MBSC Intern Q & A: Week 2

11 Jul

Here is some more intern Q and A from week 2 of the summer. Enjoy!

If a person is having a little trouble with an exercise but you are confident they can get it with a little more coaching. How long should you take to coach them to help them achieve proper form on the exercise? Should you immediately regress them further even in situations where the rest of the group is good to go and there are no immediate time constraints?  

Keep coaching and find a way to get it right. Don’t progress anyone who hasn’t earned the right to do so.  Continue using external cues and tools to fix the pattern until it’s up to par. Do not progress an athlete simply because the rest of the group is progressing. Just because the program progresses doesn’t mean all of the athletes do.

Should we coach full hip extension during hang cleans? It seems like a lot of athletes never get full extension before the catch.

Yes. We want full extension at the hips. Ensure first that the athlete is hinging correctly when they set up. If they  do not hinge into the start position then they will have a very difficult time getting the extension we are looking for on the pull.  I like to cue them to jump, shrug and “get their hips to the bar” on the pull.

If someone feels pain doing an exercise would it be more useful to regress them or just tell them not to do the exercise in general?

Find a substitution that is non-painful. Typically, with knee pain the answer is to move to a hip dominant pattern rather than a knee dominant one. With back pain the answer is usually to remove axial loading and avoid trunk flexion, extension and rotation. Your best bet is to just follow the rule “If it hurts, don’t do it.” Keep trying different strategies that are functional and non-painful until you find one that fits. Also, as an intern if you encounter an athlete in pain find a head coach to get advice.

If an athlete asks about nutrition what should we tell them what we believe is true or should we ask one of you first?

Keep it simple and do not prescribe supplements. We generally work off of the book “Food Rules” with a little more emphasis on protein intake.

1). Eat whole foods. (Non-processed)

2). Eat fruits and vegetables.

3). Include protein rich foods at most meals

None of us at MBSC are nutritionists and we want to instill these kids with basic healthy eating habits.

“So simple a high school kid can do it”

 Can you please explain more about how the big toe effects back pain?

Poor big toe mobility can have a big ripple effect. If you don’t have full expression of extension through the hallux your body is going to find a way around the restriction in order to keep walking. Naturally, the other structures in the system will compensate to pick up the slack. The compensations can evolve differently depending on the individual but there is usually a similar pattern.

Because of altered proprioception at the toe your nervous system creates a more neurologically efficient pattern by shortening your stride. The result is limited hip extension and dorsiflexion to reduce the need for full extension of the toe. The tightening of the hips and associated compensations often lead to a loss of midfoot stability and a collapsed arch. The resulting biomechanics lead to an anterior weight shit and compensation in the lumbar spine. Often degenerative changes can be seen upstream past the low back all the way to the neck.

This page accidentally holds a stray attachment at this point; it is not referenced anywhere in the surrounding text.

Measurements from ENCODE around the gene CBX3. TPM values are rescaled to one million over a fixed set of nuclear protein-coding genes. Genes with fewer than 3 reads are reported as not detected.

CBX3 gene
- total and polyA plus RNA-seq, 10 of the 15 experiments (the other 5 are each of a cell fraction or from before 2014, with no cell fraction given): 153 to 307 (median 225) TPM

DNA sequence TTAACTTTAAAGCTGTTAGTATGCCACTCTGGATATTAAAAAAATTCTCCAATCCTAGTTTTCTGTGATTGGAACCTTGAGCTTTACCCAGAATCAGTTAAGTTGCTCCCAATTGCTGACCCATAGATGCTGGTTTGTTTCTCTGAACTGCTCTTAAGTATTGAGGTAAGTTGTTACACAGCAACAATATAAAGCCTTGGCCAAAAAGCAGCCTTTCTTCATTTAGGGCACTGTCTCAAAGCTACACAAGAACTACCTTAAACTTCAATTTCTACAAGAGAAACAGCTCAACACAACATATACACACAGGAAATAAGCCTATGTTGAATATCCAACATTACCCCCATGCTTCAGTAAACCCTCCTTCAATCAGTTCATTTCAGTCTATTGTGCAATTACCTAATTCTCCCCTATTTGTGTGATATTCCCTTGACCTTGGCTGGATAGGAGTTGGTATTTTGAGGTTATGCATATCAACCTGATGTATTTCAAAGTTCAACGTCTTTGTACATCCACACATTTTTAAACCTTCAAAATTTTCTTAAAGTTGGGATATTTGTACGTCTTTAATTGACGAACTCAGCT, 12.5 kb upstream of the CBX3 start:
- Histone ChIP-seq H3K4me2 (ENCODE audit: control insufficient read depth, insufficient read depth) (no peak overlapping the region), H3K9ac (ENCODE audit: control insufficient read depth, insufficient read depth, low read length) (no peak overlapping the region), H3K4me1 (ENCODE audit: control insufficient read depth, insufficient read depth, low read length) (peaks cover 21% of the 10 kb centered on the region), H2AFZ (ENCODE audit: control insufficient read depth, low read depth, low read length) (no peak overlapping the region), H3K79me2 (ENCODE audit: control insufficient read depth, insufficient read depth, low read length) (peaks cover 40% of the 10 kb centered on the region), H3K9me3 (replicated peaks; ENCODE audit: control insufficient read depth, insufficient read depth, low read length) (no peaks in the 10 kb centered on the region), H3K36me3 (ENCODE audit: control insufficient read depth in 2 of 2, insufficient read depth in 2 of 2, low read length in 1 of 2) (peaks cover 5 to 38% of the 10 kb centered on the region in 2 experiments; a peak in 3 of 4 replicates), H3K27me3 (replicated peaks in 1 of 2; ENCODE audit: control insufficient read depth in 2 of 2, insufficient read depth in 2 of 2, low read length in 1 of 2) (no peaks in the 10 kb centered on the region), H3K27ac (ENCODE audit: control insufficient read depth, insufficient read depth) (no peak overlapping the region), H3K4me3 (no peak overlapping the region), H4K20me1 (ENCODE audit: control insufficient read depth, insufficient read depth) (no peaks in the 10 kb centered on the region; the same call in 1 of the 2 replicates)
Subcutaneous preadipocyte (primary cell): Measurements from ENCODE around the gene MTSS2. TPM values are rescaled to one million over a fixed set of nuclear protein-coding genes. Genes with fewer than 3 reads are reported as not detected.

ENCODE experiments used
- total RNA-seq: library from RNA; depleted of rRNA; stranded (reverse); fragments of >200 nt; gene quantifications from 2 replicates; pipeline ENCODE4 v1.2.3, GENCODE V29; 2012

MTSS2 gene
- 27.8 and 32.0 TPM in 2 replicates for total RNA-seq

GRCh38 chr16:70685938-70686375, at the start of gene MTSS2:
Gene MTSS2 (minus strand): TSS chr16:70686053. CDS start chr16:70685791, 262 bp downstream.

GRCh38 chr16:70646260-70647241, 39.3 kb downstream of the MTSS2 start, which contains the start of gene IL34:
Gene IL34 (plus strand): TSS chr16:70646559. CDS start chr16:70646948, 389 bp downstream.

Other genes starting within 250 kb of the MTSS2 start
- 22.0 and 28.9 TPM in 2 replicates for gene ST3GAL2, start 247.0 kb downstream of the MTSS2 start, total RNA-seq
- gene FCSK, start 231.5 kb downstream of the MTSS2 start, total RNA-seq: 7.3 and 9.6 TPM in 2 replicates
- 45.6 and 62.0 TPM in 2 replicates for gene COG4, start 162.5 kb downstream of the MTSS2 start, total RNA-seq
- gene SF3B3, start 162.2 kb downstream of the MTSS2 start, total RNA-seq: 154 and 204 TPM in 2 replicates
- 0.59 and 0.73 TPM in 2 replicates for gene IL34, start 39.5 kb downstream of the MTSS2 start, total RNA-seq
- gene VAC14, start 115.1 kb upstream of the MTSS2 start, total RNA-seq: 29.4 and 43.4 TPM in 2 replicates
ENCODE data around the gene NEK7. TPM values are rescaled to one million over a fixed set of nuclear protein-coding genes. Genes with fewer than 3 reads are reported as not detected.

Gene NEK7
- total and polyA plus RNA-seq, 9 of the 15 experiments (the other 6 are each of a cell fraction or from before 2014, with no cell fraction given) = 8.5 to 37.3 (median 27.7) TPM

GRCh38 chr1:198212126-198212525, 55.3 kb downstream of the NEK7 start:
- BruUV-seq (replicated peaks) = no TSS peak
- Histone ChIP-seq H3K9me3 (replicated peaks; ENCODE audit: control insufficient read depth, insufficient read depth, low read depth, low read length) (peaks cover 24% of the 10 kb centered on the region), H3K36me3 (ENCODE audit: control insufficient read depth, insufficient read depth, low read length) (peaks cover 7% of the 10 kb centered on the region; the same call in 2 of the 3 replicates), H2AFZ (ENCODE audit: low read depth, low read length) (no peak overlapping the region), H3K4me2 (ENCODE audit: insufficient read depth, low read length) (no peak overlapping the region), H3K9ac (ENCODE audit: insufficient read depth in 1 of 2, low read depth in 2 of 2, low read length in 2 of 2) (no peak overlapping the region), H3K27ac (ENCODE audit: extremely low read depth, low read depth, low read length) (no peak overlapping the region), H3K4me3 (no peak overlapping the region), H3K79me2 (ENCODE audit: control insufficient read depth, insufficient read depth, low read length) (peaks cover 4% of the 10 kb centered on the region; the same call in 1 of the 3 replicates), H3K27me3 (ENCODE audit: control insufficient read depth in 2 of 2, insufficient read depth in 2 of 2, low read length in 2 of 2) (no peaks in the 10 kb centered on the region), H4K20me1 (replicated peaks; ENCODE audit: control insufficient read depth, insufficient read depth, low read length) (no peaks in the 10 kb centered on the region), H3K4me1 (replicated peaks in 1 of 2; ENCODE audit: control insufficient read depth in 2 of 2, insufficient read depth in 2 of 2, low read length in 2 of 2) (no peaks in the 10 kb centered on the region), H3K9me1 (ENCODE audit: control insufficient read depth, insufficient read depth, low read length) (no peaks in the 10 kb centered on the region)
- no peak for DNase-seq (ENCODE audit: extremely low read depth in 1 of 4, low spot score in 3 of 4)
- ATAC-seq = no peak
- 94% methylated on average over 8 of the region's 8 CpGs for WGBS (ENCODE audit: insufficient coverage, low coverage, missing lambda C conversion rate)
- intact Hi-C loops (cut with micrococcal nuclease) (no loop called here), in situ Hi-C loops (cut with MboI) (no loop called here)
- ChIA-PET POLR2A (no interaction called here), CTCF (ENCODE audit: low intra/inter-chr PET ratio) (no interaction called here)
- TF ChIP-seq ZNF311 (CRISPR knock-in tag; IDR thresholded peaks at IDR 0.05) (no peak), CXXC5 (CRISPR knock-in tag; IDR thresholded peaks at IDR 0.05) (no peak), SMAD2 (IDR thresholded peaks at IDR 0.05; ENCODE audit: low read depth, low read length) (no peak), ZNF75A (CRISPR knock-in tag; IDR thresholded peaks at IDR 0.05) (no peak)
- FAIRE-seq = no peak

Check out these articles and videos for more info from people smarter than me…



If an athlete wanted to do more conditioning after their workout was over can they and if there is any limit on if doing too much will hurt them?

I will allow athletes to get extra conditioning under the condition that they let me prescribe it for them. If they ask you for extra conditioning ask a head coach and they can give it to them. Extra work can be good but it can also be bad if we leave the athlete to their own devices.

Whenever I do the anti-rotation exercises on the Keisers my wattage never goes above 400 or so, yet when I imagine baseball, hockey, or any other sport with a rotational elements twists the power is probably through the roof. Because of this, it seems that anti-rotation is more about injury prevention than deceleration, is this the case or am I totally off?

Don’t think so much about the wattage, it’s just a number on the machine. “Anti-rotation” the way we train it, is about resisting torque. Anti-rotation training is as much about “injury prevention” as it is about “performance” it just depends on the context  that you  are looking at it.  Anti-rotation exercises like pressouts, chops, lifts and landmines are about building a strong outer core so that we can resist rotational torque and create movement elsewhere in the limbs. The adaptions from training will increase the rotational forces we can generate and absorb so in becoming stronger we also become more resistant to injury.

Check out this article where Charlie drops some more knowledge on the relation of Anti-Rotation and Rotary Stability….http://charlieweingroff.com/2012/05/behind-the-walls-of-fms-rotary-stability/

If someone is experiencing knee pain during RFE’s and deadlifts and front squats what are some other exercises for them do to that can build quad and hamstring strength?

Find a head coach to assign an intervention for their pain. With knee pain, the solution is often assigning a hip dominant exercise. More importantly, I would try to figure out what is causing the pain. Often we find that tissue restrictions through the anterior chain and hip as well as poor recruitment of the hip abductors and external rotators is the problem.

You think some restrictions through the quadriceps could cause knee pain?


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